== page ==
Functions > Data Analysis > Curve Fitting > Example: Piecewise Quadratic Fitting
Univariate Polynomial Regression
Use the loess function to fit a series of quadratic functions to data using local regression.
1. Define the following matrix:
2. Define the span - the percentage of the total number of points in a weighted window around each data point which is used for successive quadratic fits by the loess function.
The general guideline is that (span*n) should be >1 since you want the number of points greater than 1 to be averaged into each least-squares weighted fit:
3. Call the loess and interp function to carry out piecewise quadratic fitting.
4. Call the polyfit function to fit a second-order polynomial to the data set.
5. Plot the two curves defined above.
When the span is large (for example, 2 or 3), the data is considered a single quadratic fit with almost equal weights. The fit approaches the polyfit solution to a quadratic polynomial.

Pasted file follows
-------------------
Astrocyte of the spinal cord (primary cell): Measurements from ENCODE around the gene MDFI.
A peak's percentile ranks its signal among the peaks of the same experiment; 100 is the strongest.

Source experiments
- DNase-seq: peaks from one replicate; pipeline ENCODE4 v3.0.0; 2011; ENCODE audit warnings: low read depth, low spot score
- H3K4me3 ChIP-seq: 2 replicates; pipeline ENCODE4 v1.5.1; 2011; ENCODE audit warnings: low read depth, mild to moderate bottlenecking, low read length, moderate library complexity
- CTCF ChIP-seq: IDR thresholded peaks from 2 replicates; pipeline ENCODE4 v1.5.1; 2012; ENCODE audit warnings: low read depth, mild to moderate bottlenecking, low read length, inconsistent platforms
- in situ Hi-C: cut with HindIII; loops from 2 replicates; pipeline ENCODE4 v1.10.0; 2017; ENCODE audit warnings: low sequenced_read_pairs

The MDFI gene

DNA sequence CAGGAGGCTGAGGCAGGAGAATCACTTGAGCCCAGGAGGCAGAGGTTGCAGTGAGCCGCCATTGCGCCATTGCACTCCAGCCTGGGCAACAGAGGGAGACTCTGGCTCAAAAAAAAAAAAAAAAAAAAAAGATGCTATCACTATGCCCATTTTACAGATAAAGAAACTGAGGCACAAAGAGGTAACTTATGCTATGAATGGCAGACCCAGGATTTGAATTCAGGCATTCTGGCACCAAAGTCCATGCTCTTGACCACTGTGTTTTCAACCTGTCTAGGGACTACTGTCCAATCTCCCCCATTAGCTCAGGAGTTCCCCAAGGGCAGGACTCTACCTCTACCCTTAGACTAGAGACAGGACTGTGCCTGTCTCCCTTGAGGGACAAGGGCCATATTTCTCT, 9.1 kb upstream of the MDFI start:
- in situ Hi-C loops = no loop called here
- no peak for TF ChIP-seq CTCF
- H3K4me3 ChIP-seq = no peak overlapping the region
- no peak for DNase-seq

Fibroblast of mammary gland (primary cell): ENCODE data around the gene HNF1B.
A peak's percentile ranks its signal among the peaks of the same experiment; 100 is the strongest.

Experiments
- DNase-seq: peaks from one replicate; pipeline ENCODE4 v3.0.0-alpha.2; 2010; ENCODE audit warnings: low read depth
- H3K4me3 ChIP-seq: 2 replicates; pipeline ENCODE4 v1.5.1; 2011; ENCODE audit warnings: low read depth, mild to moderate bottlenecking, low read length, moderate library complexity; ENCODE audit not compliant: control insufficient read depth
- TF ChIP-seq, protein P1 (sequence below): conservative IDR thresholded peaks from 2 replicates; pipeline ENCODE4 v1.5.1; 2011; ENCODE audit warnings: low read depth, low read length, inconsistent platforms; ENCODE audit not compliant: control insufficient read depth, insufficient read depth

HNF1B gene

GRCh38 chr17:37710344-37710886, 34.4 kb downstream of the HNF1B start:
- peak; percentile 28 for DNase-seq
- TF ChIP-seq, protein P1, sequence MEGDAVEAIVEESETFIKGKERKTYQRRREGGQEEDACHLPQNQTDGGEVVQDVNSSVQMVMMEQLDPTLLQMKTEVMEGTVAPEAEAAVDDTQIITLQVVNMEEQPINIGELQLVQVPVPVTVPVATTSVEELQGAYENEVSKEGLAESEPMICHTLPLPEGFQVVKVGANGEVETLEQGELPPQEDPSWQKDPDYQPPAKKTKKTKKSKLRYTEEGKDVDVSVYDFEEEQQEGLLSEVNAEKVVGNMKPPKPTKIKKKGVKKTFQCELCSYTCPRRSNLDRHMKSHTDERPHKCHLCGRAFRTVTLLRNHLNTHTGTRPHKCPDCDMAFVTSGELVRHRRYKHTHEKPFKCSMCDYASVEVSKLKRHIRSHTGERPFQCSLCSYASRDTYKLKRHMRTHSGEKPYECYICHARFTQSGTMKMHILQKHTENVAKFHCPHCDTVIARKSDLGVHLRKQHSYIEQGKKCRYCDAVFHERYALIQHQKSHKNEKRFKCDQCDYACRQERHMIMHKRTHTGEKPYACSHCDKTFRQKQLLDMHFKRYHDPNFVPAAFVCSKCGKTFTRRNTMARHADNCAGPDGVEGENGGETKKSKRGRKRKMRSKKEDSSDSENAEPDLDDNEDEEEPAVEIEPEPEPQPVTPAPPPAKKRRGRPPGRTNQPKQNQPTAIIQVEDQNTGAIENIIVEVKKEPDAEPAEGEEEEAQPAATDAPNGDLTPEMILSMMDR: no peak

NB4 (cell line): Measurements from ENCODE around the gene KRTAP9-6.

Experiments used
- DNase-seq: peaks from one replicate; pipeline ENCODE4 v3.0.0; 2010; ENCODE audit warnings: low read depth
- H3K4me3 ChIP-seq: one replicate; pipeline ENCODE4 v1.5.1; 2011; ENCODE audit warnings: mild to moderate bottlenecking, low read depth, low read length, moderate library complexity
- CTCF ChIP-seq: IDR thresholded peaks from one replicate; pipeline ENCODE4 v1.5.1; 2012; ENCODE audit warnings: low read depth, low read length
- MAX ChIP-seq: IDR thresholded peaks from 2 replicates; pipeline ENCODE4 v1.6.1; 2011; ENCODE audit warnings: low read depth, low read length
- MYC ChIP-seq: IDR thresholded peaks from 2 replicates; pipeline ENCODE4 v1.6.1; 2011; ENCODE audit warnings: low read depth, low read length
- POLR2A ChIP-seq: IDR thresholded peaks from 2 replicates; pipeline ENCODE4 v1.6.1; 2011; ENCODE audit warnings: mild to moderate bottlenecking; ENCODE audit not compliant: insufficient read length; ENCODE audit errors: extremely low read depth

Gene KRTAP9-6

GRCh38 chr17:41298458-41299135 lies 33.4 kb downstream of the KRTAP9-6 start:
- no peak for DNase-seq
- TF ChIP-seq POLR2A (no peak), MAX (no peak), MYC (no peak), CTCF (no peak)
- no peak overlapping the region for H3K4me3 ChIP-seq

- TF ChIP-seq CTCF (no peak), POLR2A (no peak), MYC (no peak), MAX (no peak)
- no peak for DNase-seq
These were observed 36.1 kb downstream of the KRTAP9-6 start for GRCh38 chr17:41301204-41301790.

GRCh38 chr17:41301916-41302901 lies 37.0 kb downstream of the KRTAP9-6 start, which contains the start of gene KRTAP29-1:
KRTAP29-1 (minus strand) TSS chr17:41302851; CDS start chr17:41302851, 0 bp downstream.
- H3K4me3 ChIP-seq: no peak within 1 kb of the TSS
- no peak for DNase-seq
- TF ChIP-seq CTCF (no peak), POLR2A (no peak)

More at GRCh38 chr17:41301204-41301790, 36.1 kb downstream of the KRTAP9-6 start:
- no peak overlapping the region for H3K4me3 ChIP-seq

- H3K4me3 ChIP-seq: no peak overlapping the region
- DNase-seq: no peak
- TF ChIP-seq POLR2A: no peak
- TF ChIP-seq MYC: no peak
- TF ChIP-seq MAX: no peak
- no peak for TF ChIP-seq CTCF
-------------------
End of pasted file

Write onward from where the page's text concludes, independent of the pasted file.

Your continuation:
There are no real exact guidelines for choosing the span. As the span gets larger, the plot of the loess fit gets smoother, because fewer pieces are being connected in the fit. But the fit may fail to follow data features appropriately. Conversely, as the span gets small, you may find that loess does not converge
The loess algorithm is not designed for extrapolation. If you try to evaluate interp at values beyond the original x-range, an error is returned.
You may wish to use loess when your data has a somewhat discontinuous characteristic, but when you do not want to piecewise fit by hand, or use complex, physically unrealistic, or nonlinear fitting methods.
Multivariate Polynomial Regression
Use the loess function to perform multivariate polynomial regression. The loess function cannot fit more that 4 independent variables.
1. Define a data set.
2. Define a smoothing parameter.
This parameter has the same meaning as for the one-factor case.
3. Call the loess function.
4. Call interp to interpolate multivariate fitting functions. The fitting function can either take a vector of n elements or a set of n arguments, where n is the number of independent factors.
5. Use the fitting functions to predict the value of Y at point (2, 3, 1).